If there are two books that I read exclusively because I saw them over and over again on #bookstagram, Secret History and Still Life are them.
Secret History by Donna Tartt is a murder novel (not a murder mystery because there isn’t really a big reveal in the end) about a group of students who commit a murder and have to live the rest of their lives with that fact. The book gave me huge existential vibes because the students are part of a small select group who are studying greek mythology and the beginning of the book focuses strongly on their work. I really enjoyed this aspect and thought it brought so much depth to the book. Months after reading it, I still find myself repeating ONE quote to myself and thinking how interesting it is that I can’t clearly remember the ending, but this quote won’t seem to leave my mind.
“We think we have many desires, but in fact we have only one. What is it?”
“To live,” said Camilla.
“To live forever,” said Bunny, chin cupped in palm.
I don’t know why, but of every line in the 550 page novel, I cannot shake that line. It just rings true.
Months later I picked up Still Life by Louise Penny and was shocked at how much it brought me back to The Secret History. I expected Louise Penny’s writing to remind me of Tana French, because they are both so beloved and as a result often compared. However, Still Life gave me major existential vibes with passages like this,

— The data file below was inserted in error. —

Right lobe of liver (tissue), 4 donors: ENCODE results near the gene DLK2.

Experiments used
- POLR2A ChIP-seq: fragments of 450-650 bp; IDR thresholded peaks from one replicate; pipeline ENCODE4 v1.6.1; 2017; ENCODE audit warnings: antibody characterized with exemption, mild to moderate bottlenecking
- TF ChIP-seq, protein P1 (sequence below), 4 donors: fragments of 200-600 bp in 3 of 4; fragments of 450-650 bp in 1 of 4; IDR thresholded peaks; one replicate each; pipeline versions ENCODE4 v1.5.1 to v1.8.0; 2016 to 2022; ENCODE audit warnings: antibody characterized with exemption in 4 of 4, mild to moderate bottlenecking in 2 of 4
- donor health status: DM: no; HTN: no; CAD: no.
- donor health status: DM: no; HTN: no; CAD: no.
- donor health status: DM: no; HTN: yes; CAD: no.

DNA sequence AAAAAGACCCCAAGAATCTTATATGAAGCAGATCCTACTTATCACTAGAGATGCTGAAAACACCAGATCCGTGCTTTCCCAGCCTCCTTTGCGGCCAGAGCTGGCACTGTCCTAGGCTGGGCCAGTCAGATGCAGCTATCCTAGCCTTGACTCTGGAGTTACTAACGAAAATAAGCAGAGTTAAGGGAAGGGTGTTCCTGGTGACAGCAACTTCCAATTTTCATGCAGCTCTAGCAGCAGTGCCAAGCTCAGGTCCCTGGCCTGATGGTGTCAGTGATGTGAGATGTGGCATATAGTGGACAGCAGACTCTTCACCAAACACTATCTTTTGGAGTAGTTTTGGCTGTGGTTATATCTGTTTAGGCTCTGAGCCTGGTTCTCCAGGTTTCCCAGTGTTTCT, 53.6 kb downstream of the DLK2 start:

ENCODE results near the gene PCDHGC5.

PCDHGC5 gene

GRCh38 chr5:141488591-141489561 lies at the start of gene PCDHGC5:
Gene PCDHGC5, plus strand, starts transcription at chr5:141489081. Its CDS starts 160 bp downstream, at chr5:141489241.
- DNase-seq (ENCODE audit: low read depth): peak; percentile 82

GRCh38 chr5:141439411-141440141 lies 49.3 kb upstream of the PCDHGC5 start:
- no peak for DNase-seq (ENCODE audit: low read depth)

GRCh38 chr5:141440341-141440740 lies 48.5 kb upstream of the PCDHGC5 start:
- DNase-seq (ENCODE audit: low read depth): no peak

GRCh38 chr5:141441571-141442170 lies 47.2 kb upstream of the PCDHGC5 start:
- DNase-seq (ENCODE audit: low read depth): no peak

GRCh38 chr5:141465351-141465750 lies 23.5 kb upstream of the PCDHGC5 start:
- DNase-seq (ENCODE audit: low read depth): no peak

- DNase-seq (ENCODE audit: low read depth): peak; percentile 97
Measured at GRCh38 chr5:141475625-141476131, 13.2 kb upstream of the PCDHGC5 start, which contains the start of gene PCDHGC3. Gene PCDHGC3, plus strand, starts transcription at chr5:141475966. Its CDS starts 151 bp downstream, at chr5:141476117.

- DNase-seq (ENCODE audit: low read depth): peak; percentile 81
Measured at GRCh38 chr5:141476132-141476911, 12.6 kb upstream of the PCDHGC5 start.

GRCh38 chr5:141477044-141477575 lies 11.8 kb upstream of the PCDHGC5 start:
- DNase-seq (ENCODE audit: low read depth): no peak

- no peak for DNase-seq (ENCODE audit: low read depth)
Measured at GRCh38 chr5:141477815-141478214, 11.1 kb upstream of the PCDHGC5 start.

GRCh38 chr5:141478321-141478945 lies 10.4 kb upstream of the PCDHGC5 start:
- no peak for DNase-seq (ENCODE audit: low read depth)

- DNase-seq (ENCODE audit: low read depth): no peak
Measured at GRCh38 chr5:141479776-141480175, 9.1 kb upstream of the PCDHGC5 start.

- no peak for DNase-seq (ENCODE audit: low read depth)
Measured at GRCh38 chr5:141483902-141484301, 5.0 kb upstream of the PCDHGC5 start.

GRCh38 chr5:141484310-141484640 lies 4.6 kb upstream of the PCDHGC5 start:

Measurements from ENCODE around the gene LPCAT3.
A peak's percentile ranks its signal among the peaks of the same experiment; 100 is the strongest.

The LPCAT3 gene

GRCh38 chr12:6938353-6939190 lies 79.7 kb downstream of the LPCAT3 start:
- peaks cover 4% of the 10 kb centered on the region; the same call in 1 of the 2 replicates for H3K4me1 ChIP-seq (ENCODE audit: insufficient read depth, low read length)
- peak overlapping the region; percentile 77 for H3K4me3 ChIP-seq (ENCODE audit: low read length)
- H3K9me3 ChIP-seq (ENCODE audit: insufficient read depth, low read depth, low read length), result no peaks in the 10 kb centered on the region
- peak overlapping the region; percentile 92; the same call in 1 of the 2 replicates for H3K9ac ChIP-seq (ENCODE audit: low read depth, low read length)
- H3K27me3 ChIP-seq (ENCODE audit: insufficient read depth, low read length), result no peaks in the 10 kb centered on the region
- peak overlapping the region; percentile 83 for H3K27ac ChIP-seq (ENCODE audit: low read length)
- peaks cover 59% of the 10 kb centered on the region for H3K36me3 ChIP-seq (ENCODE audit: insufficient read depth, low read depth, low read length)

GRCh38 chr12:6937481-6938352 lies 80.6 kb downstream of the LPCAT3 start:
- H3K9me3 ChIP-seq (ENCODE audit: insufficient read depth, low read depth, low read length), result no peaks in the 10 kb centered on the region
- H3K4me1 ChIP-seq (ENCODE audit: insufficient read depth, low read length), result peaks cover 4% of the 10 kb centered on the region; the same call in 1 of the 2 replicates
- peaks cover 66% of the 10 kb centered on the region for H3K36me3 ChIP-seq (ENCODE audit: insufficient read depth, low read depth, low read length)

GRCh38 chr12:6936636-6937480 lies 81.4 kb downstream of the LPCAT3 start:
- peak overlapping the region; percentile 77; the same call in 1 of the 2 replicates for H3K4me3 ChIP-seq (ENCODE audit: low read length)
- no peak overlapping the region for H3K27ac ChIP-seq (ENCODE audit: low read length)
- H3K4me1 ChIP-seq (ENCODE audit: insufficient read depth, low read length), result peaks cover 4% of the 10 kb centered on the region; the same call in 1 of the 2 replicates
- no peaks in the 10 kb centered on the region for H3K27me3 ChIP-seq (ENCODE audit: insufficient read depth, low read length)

“Something drove them to ask for help and to look deep inside themselves. And the catalyst was often change and loss.”
“Are they the same thing?”
“For someone not well skilled at adapting they can be”
“Loss of control?”
“That’s a huge one, of course. Most of us are great with change, as long as it was our idea. But change imposed from the outside can send some people in to a tailspin. I think Brother Albert hit it on the head. Life is loss. But out of that, as the book stresses, comes freedom. If we can accept that nothing is permanent, and change is inevitable, if we can adapt, then we’re going to be happier people.”
Overall, I found that the Still Life had more character development, longer chapters, and more existentialism than a typical thriller, and I was really pleasantly surprised with the way the book ran.